Friday, May 25, 2007

What is photo identification?

I mentioned in the last post that fin whales can be identified individually by the blaze and chevron that is on their right side. Whale researchers or cetologists use these patterns to gain information on a variety of factors such as population estimates, migration patterns, reproductive rates and site tenacity. The patterns are photographed and compared to species catalogues which have been compiled by research organizations. The whale is identified to see if it has been in the area on previous occasions or if it is a whale that has never been sighted before. In humpback whales, we look at the underside of the tail. These can be anywhere from all white to all black and variations in between. To identify right whales, the callosity pattern in photographed. This is found on top of the whale's head as well as their chin and lip ridges. Scarring is also useful when looking at individuals. Whales are also named and numbered. With humpback whales, the names are derived from the what the pattern on the underside resembles. For example, the whale at the top is called "Shark" because of the shark on the right side. The whale on the right is named "Obsidian" because of the black coloration.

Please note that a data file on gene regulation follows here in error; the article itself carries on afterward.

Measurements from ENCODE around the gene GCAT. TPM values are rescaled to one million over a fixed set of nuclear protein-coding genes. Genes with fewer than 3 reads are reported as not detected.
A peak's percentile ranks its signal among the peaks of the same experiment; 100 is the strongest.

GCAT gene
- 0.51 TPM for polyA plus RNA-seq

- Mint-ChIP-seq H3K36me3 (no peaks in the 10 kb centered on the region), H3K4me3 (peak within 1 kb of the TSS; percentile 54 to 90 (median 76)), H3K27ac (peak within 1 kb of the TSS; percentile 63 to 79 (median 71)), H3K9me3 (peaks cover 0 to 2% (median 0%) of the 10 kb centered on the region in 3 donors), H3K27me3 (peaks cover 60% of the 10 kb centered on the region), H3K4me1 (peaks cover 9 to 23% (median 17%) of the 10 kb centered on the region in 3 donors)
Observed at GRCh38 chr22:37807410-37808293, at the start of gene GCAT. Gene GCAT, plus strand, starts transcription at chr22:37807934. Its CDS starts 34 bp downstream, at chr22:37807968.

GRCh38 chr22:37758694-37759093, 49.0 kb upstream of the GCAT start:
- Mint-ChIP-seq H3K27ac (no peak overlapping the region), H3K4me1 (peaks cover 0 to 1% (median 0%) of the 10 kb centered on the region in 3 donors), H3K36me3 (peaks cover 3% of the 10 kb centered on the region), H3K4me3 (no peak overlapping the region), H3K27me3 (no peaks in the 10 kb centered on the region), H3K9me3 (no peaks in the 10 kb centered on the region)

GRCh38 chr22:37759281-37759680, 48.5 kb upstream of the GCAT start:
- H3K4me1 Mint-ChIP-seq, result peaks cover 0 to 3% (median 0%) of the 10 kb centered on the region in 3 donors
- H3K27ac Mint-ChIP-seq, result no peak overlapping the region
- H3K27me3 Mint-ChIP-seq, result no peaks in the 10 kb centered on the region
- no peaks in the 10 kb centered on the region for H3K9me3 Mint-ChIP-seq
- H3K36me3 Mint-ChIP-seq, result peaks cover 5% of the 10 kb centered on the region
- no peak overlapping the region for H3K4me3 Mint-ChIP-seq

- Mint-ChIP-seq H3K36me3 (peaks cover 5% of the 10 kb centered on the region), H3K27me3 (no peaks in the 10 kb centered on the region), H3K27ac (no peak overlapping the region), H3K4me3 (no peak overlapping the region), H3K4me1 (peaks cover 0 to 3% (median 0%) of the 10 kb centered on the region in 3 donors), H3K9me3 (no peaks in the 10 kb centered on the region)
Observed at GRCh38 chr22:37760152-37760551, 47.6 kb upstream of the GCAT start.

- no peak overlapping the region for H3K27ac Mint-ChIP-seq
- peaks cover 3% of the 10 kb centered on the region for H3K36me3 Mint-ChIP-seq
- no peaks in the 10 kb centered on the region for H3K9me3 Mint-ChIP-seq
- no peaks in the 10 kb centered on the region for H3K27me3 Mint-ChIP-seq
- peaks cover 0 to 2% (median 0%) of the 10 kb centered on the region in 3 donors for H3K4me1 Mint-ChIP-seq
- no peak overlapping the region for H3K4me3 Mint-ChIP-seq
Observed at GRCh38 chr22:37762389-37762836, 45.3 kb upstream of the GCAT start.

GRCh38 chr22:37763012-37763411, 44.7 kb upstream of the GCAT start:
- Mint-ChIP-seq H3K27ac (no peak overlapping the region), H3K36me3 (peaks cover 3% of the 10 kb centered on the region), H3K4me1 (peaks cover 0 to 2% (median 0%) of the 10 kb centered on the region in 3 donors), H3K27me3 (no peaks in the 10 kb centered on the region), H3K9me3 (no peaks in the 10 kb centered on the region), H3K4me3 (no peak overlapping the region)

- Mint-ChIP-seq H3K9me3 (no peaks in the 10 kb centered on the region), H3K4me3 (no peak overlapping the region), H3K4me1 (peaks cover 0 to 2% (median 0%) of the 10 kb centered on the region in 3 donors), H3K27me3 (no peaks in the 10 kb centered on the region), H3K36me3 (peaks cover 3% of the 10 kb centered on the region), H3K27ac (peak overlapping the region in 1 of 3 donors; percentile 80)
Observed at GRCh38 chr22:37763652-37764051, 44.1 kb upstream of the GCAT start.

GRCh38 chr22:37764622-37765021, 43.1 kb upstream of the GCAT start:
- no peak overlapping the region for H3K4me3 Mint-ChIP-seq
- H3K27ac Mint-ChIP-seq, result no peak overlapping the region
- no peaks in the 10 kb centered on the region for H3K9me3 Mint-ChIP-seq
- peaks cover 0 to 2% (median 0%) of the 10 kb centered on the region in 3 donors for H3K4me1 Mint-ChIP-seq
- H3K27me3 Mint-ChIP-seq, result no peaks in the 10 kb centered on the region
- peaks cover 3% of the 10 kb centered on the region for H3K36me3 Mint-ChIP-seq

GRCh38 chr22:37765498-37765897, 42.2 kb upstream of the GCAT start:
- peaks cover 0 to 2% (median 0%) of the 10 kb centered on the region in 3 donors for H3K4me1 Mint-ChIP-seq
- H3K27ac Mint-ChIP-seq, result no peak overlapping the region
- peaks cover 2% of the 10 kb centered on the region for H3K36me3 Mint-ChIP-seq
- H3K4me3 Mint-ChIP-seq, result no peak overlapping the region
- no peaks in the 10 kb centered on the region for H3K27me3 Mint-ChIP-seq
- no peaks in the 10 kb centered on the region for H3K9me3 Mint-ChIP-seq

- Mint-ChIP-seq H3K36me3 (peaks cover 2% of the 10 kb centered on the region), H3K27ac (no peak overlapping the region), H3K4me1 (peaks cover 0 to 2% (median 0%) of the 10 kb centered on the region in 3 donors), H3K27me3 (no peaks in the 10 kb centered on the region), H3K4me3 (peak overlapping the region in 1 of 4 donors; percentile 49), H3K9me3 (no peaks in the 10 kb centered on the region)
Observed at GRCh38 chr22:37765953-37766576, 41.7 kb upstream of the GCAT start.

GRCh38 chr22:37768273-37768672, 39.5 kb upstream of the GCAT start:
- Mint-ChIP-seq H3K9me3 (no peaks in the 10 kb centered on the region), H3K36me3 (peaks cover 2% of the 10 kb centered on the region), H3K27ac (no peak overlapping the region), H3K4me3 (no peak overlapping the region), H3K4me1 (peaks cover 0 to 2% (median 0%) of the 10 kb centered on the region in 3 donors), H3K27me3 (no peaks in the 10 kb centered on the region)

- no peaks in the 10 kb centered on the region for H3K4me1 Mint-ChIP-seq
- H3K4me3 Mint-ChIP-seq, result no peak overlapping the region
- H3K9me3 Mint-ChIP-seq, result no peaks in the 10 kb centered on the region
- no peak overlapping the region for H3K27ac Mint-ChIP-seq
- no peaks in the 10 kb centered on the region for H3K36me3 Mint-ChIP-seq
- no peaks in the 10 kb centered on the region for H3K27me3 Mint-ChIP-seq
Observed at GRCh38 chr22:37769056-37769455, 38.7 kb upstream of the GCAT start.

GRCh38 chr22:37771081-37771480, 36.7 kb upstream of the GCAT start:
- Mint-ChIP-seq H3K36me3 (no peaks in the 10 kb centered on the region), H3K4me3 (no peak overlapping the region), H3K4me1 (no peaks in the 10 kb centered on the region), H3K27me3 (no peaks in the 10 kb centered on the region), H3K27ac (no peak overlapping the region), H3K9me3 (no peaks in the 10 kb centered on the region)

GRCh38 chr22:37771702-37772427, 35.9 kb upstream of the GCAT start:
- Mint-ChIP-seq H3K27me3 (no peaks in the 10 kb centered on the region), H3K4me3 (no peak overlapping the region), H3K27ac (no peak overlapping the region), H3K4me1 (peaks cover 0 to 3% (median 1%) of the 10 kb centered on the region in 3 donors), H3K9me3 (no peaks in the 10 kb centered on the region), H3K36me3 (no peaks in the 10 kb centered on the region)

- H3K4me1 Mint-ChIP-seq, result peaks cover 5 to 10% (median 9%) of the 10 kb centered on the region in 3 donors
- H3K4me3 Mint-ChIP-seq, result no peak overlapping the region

Callosity pattern of a North Atlantic Right Whale

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